Written by: Joshua Carreon
Black Panther was a much-anticipated movie, projected to be a hit before it was released, but it was not without controversy. Conservatives declared it would be a vehicle for radical racial politics and liberals feared it would be disingenuous, with its African themes presented as campy or even racist. Furthermore, Feminists were concerned it would present weak or stereotypical female characters; in contrast, there were fears the film would over-focus on flawless superwomen that would eclipse other characters. Finally, there is the primary question of “is it good?” My hope is that this review addresses these concerns and encourages you to see this wonderful film.
Admittedly, I too was worried that the movie would be overtly political, but I was happily mistaken. It was not devoid of potentially divisive topics; topics such as imperialism, the stealing of artifacts, the slave trade, the oppression of blacks, and black power were present, but these were the focus of the villain. In contrast to these divisive themes, the protagonist emphasized unity over division, the value of tradition, and the importance of peace.
As for the theme of the film, it was undoubtedly African, featuring traditional African garb, names, and images, but it did not present them as campy or comical. There was no voodoo or cannibalism, but there were neon green lip plugs paired with African print suits and supersonic spears that could pierce through an entire car. There were no grass skirts, but the queen mother did with wicker what Scarlet O' Hara did with green curtains in Gone with the Wind. In short, the film tastefully updated and exhibited African styles, culture, and architecture.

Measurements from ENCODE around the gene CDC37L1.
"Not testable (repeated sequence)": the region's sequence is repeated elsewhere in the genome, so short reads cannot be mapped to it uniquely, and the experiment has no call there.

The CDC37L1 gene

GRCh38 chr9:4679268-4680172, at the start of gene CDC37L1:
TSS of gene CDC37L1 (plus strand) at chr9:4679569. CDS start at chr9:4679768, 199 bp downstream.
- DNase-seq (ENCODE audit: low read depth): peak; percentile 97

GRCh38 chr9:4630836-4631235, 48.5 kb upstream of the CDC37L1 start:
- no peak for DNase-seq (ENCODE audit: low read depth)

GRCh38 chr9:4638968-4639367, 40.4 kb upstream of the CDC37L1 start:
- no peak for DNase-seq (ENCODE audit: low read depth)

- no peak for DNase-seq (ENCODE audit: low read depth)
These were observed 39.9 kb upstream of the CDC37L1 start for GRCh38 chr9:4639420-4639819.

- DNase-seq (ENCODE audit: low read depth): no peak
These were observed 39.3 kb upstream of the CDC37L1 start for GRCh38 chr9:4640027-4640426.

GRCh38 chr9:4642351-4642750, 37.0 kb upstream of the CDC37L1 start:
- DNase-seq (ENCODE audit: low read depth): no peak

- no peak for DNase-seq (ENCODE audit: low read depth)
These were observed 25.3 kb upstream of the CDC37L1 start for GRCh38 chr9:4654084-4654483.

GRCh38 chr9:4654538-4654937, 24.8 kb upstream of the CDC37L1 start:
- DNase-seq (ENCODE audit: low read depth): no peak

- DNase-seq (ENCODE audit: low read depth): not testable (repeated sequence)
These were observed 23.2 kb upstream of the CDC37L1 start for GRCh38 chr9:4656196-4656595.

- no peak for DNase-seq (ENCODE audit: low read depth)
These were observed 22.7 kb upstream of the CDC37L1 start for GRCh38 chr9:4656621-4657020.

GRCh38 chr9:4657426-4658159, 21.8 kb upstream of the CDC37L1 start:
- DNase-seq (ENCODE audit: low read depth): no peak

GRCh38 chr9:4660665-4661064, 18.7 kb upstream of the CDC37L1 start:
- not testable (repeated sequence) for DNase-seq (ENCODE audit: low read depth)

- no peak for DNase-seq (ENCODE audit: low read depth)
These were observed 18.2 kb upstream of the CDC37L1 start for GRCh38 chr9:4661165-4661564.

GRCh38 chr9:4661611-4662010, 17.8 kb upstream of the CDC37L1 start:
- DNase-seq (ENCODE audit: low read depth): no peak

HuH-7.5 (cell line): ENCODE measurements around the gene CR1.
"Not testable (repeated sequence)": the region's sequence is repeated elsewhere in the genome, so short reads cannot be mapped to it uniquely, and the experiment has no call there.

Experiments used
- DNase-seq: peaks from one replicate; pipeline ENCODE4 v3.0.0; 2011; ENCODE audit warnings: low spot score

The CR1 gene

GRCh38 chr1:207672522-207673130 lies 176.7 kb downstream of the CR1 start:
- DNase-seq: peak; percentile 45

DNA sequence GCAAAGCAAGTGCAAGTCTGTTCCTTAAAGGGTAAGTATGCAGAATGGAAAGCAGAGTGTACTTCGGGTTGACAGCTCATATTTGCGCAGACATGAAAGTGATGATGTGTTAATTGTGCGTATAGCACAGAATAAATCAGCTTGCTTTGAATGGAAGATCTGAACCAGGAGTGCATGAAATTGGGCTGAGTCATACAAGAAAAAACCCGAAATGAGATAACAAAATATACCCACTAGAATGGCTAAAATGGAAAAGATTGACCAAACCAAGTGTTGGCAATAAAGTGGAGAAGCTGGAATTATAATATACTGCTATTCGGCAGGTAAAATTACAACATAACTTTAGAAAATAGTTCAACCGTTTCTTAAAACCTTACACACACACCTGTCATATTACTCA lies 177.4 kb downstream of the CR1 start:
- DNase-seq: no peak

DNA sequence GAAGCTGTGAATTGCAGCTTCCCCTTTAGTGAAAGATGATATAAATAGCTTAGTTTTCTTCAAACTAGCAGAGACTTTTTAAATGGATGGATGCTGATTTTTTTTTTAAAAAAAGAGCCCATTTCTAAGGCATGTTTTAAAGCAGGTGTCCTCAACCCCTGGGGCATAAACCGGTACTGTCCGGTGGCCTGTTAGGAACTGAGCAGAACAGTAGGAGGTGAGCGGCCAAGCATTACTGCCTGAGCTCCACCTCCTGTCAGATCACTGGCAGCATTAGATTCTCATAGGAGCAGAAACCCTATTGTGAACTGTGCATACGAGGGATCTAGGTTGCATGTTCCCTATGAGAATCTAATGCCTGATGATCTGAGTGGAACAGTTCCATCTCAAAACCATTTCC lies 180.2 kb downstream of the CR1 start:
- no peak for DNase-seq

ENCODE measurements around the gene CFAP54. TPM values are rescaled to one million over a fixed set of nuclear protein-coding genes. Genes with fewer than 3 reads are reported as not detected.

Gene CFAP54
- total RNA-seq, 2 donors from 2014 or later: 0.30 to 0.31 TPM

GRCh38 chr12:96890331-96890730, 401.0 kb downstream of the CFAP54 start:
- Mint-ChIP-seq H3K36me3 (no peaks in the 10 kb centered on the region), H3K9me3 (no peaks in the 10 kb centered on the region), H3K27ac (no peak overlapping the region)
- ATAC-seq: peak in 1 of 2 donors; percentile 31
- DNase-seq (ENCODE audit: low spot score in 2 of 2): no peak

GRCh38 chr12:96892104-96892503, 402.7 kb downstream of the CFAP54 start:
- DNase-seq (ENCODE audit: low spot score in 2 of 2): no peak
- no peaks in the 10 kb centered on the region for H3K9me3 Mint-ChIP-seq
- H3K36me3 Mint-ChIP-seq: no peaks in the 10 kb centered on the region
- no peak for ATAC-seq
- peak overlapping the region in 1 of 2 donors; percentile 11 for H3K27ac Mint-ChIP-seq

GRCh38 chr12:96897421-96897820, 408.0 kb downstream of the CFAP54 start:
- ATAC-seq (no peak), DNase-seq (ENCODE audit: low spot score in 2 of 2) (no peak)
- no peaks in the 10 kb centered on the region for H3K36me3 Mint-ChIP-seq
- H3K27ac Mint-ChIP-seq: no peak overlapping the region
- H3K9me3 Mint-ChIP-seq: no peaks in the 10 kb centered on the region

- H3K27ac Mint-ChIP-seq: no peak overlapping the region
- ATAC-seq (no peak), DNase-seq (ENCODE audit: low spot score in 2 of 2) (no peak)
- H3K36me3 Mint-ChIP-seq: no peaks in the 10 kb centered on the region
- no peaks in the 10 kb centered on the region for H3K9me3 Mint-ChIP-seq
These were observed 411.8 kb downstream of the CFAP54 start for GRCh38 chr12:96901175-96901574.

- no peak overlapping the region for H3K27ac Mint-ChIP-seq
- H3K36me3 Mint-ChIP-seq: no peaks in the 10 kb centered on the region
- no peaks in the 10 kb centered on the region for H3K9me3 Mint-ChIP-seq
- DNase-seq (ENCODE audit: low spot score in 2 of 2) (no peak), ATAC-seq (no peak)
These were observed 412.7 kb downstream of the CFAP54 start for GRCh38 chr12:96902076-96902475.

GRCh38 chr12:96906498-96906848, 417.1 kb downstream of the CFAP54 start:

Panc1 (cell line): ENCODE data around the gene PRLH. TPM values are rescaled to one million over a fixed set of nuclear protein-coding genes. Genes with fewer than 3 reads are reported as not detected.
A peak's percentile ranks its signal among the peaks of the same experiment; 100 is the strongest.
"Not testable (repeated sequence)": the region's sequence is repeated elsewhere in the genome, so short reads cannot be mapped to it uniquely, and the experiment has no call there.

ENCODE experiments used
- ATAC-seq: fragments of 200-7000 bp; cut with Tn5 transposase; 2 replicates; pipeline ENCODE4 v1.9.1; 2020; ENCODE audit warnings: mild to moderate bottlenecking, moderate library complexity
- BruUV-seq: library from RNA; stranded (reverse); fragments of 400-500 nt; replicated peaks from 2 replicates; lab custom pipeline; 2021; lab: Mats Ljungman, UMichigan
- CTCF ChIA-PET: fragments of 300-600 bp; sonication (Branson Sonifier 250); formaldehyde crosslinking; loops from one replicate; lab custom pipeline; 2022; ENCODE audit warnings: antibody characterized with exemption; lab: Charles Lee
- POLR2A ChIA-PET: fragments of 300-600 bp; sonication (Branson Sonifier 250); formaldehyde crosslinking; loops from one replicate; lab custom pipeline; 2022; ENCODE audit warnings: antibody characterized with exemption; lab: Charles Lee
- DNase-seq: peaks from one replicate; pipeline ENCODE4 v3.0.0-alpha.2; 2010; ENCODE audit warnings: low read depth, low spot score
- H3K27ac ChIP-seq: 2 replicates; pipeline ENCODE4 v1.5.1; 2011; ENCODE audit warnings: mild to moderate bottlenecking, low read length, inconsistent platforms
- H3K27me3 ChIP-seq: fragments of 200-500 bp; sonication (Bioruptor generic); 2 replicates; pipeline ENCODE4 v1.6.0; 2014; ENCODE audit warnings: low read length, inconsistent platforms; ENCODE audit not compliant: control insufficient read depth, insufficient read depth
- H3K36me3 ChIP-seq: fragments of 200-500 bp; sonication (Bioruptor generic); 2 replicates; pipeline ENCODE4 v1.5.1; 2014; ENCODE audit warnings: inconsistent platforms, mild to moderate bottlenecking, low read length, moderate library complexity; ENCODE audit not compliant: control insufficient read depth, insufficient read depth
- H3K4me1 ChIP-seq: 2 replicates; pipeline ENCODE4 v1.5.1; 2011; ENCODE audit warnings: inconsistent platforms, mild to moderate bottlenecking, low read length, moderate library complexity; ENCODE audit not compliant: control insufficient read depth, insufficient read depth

In terms of the characters, the movie did present us with strong female characters, but also with strong male characters. For female characters, there was the mighty general Okoye who personified loyalty and honor, the queen mother Ramonda who was kind and maternal, and the brilliant scientist Shuri, T’Challa’s sister. As for the men, there was the Black Panther T'Challa himself, who exemplified honor, wisdom, and justice akin to Plato’s “philosopher king,” as well as his father, T'Chaka, a flawed but well-intentioned leader. In short, the movie provided suitable male and female characters that could serve to both inspire girls and demonstrate manhood to boys.
Regarding the film itself, it is first and foremost an awesome action flick but with an immersive well-crafted story that will keep your attention the entire time. It does not reveal the villain or his motivations too soon, it has satisfying and intense action sequences, it has war rhinos, (yes, I said WAR RHINOS) awesome special effects, exhilarating chase scenes, one-on-one battles, and a bad ass Black Panther. The movie fits perfectly in the Marvel universe and will undoubtedly become a hallmark of the lineup, with Black Panther being comparable to Captain America and Iron Man.
In conclusion, this movie was beautifully crafted, entertaining, and true to its themes and presents a non-controversial good old-fashioned comic book movie that everyone can enjoy, unless, of course, you are a DC loyalist!
What did you think about Black Panther? Do you agree with Joshua's take on the movie? Share your thoughts in the comments below or join the discussion on facebook or twitter!